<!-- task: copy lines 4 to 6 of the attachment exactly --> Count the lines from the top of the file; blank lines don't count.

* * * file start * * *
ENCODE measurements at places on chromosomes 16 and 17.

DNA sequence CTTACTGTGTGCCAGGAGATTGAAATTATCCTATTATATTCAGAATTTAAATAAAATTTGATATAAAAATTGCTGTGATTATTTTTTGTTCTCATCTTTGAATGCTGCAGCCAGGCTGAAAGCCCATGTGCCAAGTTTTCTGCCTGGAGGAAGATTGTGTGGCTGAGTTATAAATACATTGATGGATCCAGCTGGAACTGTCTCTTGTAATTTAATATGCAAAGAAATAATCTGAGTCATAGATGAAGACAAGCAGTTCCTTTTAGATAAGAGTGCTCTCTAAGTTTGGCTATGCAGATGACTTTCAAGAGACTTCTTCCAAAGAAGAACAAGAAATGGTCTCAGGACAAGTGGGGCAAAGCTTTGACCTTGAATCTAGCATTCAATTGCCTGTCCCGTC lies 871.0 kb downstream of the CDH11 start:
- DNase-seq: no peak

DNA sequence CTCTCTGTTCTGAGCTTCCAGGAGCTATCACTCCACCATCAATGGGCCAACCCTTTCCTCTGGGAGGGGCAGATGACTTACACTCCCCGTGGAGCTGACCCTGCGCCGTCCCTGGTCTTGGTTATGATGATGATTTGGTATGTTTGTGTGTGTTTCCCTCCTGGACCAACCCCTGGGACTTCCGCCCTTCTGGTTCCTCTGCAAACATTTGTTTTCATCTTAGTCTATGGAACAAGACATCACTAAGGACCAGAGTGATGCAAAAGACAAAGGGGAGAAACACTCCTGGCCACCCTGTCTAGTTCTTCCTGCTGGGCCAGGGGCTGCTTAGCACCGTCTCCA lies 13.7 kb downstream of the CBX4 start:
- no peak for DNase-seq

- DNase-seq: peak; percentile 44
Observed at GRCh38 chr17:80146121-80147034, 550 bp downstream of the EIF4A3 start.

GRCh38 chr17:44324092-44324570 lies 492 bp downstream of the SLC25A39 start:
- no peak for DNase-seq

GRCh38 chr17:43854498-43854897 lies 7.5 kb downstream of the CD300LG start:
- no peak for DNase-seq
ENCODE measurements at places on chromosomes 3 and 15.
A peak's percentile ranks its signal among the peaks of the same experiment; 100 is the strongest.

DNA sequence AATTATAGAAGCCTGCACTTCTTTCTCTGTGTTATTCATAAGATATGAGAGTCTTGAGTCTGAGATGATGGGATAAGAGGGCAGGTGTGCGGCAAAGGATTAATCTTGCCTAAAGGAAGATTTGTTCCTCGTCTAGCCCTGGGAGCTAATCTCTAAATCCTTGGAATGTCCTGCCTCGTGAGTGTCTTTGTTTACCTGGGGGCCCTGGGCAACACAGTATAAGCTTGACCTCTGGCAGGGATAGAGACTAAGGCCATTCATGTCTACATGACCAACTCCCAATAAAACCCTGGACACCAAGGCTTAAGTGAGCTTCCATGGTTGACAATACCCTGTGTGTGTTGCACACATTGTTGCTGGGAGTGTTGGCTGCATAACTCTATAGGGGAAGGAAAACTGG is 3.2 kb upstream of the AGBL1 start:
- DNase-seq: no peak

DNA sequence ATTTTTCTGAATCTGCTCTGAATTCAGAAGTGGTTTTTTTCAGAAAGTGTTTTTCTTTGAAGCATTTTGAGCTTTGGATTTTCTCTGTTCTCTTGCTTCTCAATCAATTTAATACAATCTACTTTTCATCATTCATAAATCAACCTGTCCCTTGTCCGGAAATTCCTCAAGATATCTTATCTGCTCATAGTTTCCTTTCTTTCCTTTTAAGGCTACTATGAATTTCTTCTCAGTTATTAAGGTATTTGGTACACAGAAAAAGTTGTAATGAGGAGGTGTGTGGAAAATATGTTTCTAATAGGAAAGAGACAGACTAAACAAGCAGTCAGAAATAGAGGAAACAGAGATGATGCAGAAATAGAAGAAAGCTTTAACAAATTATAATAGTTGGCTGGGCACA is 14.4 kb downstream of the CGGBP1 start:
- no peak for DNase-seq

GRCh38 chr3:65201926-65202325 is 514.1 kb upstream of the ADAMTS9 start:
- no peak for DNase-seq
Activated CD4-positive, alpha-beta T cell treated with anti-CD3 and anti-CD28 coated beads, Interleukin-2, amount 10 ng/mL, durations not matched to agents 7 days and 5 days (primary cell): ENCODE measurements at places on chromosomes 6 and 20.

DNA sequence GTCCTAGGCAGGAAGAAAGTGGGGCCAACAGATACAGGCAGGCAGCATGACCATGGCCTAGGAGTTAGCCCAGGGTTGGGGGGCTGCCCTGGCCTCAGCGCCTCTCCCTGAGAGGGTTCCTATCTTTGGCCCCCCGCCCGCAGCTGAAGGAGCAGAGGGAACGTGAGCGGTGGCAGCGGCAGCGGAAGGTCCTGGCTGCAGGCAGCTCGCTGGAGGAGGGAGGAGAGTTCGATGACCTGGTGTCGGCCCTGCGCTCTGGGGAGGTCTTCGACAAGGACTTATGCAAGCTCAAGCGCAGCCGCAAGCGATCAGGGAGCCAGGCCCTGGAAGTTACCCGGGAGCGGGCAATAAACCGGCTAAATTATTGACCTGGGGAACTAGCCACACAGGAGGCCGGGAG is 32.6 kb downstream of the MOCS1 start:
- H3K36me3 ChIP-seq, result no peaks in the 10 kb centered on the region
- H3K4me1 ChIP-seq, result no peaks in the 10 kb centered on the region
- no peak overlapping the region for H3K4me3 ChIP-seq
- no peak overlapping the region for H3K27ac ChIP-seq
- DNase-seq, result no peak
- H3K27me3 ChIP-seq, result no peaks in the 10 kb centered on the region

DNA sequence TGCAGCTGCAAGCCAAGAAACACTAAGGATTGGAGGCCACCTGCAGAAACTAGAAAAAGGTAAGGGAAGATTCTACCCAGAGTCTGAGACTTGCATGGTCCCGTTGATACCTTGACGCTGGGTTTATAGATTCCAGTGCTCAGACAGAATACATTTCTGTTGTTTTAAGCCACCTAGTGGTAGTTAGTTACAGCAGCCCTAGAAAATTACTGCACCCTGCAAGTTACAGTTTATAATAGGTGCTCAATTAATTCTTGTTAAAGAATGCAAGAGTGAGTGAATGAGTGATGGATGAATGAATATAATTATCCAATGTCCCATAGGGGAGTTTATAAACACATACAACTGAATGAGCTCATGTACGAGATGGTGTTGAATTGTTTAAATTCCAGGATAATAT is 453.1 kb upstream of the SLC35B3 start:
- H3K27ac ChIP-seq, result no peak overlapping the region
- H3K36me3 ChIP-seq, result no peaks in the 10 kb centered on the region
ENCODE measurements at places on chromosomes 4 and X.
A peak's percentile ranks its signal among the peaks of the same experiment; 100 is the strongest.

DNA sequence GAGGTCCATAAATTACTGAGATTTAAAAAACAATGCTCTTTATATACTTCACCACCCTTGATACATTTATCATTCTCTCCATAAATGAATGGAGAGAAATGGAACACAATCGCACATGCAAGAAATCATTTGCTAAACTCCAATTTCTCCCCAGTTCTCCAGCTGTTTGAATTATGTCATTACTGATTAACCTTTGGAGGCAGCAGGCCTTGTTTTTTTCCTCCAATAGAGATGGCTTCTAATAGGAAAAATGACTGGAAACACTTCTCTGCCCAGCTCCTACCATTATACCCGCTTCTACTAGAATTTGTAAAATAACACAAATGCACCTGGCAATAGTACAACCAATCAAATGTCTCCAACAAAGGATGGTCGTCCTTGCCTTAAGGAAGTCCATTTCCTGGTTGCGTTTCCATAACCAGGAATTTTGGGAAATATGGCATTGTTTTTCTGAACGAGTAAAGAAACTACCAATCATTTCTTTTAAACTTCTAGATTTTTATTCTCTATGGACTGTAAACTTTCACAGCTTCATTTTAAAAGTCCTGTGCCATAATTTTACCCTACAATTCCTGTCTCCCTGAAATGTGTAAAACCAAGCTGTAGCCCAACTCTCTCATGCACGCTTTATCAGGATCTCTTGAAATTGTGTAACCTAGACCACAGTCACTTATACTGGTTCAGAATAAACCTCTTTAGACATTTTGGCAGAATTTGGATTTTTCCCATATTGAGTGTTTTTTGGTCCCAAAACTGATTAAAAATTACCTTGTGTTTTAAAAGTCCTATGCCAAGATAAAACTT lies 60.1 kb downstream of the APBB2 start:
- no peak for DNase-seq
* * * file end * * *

DNA sequence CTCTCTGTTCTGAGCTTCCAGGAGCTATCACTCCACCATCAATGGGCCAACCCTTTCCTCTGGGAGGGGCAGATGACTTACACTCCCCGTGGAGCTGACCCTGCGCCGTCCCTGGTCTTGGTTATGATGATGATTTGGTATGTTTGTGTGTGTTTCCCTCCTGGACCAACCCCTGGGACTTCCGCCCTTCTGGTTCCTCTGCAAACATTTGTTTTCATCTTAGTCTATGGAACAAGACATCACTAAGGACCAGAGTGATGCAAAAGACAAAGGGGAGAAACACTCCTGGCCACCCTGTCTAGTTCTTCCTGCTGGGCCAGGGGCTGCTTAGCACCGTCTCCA lies 13.7 kb downstream of the CBX4 start:
- no peak for DNase-seq

- DNase-seq: peak; percentile 44